Patrick Schwerdtfeger is a motivational speaker who can cover the possible future dangers of artificial intelligence (AI) at your next business event. Contact us to check availability. The full transcript of the above video is included below.
Full Video Transcript:
Hi and welcome to another edition of Strategic Business Insights. Today we’re going to talk about artificial intelligence and, in particular, will artificial intelligence destroy us? Which is something that’s been up for debate more and more, increasingly in recent months and years. People like Elon Musk and Dr. Stephen Hawking and Bill Gates and many others have weighed in and many of them have said that artificial intelligence poses a very significant existential threat to the human race if it’s allowed to develop.
And in order for us to understand that threat, we have to understand the difference between general purpose AI and what they call applied or narrow AI. And narrow AI, I have a whole video on this which you can watch separately, but very quickly, narrow AI is when you give the artificial intelligence a series of rules. So I view it as a bottom-up approach where you’re giving it rules to understand a given situation. But general purpose AI is a software infrastructure where you just give it the data and allow the machine to learn itself and develop its own rules. And that’s where the danger really potentially could be because—
By the way, we already have examples of this in today’s world. There’s a program called AlphaGo, which was developed by DeepMind, which is a company based in the UK, purchased by Google in 2014, which has developed a software which learned to play the game of Go better than the world champion. And this is a game that has infinitely more possible outcomes than the game of chess, so really a significant achievement, and it did this only by analyzing the data and developing its own rules. And the same thing was done in other settings, and the one thing they all have in common is that once the machine finished its learning process, the developers of the software could no longer understand what the machine was doing.
So machines learn differently than human beings. They come to their own decisions. They come to their own conclusions. And once we have a platform that works, and we do have prototypes that work, in theory that company or whoever owns that technology could replicate that, a thousand different programs operating on different servers, and provide them all different data sets and allow this infrastructure of AI to learn countless different things all at the same time. This is the characteristic feature of our digital world, is replication is so easy. So you can replicate one program a thousand times or a million times and have all this happening simultaneously. So it could be a situation where we hear some kind of abstract story in social media or on the evening news about some artificial intelligence somewhere, and then literally two months later we’re in a crisis where global infrastructure is being compromised. I believe that that is possible and I believe it’s coming sooner than you think.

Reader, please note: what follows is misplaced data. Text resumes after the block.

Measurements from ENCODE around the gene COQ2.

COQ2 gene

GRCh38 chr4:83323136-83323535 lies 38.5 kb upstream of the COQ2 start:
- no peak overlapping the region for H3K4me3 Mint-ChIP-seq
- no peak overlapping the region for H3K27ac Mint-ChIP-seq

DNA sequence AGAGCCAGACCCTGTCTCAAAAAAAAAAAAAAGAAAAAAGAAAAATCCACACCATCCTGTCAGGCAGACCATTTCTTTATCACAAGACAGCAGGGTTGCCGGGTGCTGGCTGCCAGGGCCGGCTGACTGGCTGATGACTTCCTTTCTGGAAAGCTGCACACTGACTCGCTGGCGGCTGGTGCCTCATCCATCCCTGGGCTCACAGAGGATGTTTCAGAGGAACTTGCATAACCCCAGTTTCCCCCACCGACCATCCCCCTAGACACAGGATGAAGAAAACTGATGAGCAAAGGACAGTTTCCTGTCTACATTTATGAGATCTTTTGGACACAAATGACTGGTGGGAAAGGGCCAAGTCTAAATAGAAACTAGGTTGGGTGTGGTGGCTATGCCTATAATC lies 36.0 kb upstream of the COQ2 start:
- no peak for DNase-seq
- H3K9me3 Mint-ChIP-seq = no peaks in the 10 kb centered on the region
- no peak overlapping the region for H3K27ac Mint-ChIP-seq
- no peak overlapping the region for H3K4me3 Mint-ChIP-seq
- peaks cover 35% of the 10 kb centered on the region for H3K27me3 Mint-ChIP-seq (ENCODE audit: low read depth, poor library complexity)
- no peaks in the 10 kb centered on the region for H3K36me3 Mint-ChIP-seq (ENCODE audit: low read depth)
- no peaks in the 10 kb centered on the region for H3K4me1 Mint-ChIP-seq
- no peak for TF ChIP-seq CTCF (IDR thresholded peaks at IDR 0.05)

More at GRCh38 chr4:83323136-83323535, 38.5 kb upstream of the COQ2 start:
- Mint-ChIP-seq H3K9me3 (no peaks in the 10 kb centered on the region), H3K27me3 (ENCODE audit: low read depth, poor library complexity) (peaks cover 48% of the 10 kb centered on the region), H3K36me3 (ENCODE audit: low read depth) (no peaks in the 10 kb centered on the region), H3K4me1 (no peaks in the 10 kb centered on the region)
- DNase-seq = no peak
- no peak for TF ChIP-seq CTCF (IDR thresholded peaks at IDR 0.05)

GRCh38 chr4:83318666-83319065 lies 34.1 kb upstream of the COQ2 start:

So the question is, can artificial intelligence destroy us? And it can if there is a single monolithic AI, in other words, if there is one artificial intelligence that completely dominates the space and has far more power than any other artificial. That’s where I think the primary danger is. And imagine if a technology is scaling by orders of magnitude. So let’s say every five years it gets 10 times more powerful. Well, if you have one AI which is operating at 100,000 units, whatever that might be, and then a bunch of other ones that are functioning at 1000 units, then over the course of those five years the ones that are functioning at a thousand go up to 10,000, a tenfold increase over the course of five years. So they’ve increased by 9000 each, let’s say, whereas the big, single monolithic artificial intelligence, which is operating at 100,000, goes up in the same five-year period to a million. So it goes up by 900,000 rather than 9000. Both are progressing at the same rate. In other words, the rate of exponential growth is the same for both, but because one is much larger than the other or further down the development path, the way it’s growing is increasing the lead. In other words, the other AIs could never catch up, and that’s precisely where the danger lies.